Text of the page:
Jennifer Rice comments that she's working to make her blog more personal. Darren Rowse, Wayne Hurlbert, and David St. Lawrence pick up the conversation. Like me, they're finding it challenging to strike a proper balance between professional, relevant and personal, human. I know I probably don't write enough about my own motivations, frustrations, challenges, or mistakes. I know my management team (occasionally) visits my blog, and I know regardless of my personal feelings, I represent my company to some degree (dispite my disclaimer!).
When it all comes down to it, I'm not sure we can (or should even try to) disconnect the personal from the business. Brands are about reputation. Business is about trust and reciprocation. Contracts are covenants. Marketing is communication. Selling is a dialog. Business partnerships, even at a transactional level are about shared goals, common vision, commitment to each other.
The thing that appeals to me about blogs is that they allow a deeper conversation to occur. They reveal the person behind the words. The motivation behind the advice. The human behind the company.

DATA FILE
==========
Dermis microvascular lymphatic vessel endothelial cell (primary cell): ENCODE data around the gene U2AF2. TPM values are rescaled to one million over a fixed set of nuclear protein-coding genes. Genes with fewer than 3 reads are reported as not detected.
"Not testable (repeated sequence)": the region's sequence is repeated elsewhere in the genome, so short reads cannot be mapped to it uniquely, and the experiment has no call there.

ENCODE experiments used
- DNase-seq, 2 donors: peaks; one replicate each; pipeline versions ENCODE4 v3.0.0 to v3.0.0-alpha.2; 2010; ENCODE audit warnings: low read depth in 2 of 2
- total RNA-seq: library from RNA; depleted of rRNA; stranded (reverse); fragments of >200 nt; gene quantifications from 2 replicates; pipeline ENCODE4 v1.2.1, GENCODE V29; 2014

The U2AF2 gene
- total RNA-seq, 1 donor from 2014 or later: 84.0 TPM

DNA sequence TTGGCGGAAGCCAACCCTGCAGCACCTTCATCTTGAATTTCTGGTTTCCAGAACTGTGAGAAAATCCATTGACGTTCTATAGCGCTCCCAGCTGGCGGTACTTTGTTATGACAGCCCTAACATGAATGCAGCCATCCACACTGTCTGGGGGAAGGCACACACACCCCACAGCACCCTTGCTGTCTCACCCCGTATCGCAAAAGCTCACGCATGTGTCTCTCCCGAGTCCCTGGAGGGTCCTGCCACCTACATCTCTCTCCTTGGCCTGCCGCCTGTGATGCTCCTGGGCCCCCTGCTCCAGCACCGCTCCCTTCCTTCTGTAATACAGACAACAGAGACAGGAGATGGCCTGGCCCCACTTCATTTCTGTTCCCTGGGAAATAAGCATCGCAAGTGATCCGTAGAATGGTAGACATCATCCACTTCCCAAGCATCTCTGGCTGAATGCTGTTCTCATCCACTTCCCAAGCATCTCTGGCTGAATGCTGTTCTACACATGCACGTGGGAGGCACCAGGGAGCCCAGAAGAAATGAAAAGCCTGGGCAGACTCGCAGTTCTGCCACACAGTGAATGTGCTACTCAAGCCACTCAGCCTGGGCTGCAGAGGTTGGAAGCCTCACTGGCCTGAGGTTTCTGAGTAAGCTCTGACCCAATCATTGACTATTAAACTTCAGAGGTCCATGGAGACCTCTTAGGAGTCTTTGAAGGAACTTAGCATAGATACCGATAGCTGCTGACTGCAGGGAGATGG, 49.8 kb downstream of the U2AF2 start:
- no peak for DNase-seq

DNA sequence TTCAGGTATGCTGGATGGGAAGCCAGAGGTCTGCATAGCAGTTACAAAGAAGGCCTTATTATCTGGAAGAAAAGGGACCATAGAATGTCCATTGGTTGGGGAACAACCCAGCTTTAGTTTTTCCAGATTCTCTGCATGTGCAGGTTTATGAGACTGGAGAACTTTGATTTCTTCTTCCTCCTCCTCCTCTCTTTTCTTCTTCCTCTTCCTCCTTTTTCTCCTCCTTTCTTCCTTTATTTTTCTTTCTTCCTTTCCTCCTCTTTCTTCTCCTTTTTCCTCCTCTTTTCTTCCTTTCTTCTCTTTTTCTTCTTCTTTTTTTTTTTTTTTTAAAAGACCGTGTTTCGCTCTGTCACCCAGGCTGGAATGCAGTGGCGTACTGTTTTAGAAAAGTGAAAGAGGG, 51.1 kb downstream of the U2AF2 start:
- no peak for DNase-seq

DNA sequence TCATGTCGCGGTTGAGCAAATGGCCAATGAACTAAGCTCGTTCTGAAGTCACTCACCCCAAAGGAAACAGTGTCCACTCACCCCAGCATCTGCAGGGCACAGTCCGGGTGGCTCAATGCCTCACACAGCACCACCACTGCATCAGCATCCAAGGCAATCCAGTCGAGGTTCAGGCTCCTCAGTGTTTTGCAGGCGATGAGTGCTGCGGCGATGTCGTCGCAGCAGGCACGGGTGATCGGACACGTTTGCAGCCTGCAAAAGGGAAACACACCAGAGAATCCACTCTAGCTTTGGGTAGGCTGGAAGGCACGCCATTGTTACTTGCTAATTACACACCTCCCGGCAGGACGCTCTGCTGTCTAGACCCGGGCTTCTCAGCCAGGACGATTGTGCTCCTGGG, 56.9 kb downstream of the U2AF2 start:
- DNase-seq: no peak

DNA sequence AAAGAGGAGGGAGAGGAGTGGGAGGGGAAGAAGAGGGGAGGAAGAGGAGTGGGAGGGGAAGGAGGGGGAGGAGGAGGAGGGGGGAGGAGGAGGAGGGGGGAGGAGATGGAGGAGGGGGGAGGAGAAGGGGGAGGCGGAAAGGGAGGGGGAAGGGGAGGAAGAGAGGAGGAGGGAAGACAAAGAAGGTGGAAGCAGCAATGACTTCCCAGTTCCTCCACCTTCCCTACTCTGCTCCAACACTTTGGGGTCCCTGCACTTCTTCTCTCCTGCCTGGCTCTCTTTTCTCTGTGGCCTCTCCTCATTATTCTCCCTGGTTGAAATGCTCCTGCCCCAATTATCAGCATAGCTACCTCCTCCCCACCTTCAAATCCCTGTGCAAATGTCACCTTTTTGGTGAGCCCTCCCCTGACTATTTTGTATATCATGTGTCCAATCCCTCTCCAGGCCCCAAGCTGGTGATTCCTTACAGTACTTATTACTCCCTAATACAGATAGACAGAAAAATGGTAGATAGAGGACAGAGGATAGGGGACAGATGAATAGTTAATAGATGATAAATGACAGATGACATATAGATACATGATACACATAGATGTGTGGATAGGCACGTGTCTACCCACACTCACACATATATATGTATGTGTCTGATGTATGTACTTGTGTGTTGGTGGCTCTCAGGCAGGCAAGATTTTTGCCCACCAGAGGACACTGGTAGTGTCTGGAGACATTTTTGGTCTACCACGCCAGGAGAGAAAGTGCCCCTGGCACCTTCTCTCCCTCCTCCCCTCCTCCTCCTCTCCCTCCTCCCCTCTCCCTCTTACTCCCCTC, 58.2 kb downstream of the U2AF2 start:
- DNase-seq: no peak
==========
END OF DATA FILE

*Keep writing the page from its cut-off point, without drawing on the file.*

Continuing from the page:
To me, the biggest problem in business (and in communities, and in schools, and churches, and in marriage, and in nearly every social situation) is lack of trust. And trust can only come when people know your motives. And that can only come when people really know each other.
My blog continues to evolve, but like Jennifer, I'm working on being more open, not less. If people don't want to wade through my posts about my kids, or my frustrations, they can move on to other posts, or for that matter, other blogs. I like hearing about Robert's wife and his relationship with his son. I like hearing about Beth's robot dog, and Dare's frustrations with Robert, and Diane's triumphs at work. It helps me realize they're not corporate drones who only care about selling more Microsoft software.
In the meantime, the value I've found in blogging comes from getting to know others that share common values of mine, whether it's customer connection, management values, personal development, work-life balance, or family connection.